What Keegan Bradley’s shocking hire tells us about the U.S. Ryder Cup team's future


Sitting in front of the TV, surrounded by his family, watching the one event in the world he cares most about, Keegan Bradley didn’t lament his own absence. He actually foreshadowed his future.

Yes, there were cameras on him. Yes, he had reason to take the high road for Netflix’s “Full Swing” docuseries. But on that couch, Bradley rallied his son to cheer on the U.S. Ryder Cup team. He watched with his hands clenched covering his mouth. And he made another comment that stands out a year later.

“I love these guys, and one of the main reasons I wanted to make this team is I wanted to be around these guys, the energy that they have,” Bradley said. “I see the way (Justin Thomas) prepares and practices, and if I was a captain, I would want him in my locker room.”

If I was a captain.

Bradley, 38, won Season 2 of “Full Swing.” He won the Ryder Cup discourse. He was the veteran who did not get to make the trip to Rome, the one who said that summer “I think about the Ryder Cup every second I’m awake,” who told stories about never opening the 2012 Ryder Cup suitcase in his garage since that infamous Sunday U.S. collapse because he swore to never open it until he won one. That guy — never the most popular player on tour, a self-proclaimed “outsider” in the golf world — became the fan favorite.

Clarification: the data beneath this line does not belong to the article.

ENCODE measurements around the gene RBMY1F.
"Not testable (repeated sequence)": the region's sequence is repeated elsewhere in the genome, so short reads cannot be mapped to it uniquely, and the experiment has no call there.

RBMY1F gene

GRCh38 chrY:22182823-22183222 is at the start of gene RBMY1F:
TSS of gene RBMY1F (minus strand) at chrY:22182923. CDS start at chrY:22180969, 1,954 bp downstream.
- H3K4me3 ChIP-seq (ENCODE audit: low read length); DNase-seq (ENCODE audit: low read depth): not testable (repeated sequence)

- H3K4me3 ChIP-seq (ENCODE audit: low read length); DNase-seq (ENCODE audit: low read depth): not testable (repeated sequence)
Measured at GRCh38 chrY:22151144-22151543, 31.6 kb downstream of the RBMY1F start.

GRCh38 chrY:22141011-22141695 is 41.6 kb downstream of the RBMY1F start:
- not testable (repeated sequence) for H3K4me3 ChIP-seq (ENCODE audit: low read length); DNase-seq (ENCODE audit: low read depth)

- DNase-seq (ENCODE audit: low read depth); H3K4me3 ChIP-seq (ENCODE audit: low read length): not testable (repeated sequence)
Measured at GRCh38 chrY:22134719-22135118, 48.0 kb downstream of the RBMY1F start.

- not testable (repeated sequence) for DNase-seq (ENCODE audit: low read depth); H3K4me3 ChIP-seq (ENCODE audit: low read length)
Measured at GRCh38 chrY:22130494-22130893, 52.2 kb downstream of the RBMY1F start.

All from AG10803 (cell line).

Now, as first reported by SI and confirmed by The Athletic, Keegan Bradley is the next U.S. Ryder Cup captain in a shocking move. One that is more than an interesting narrative. It might mean the U.S. is moving in a new direction to the guys who get it — the guys who give a crap.

The move certainly responds to the animosity surrounding the Zach Johnson captaincy in Rome. It’s also a response to the humbling five-point U.S. loss and how it happened. But if we choose to give the PGA of America some credit (debatable!), it’s a response to the overall situation it found itself in this year.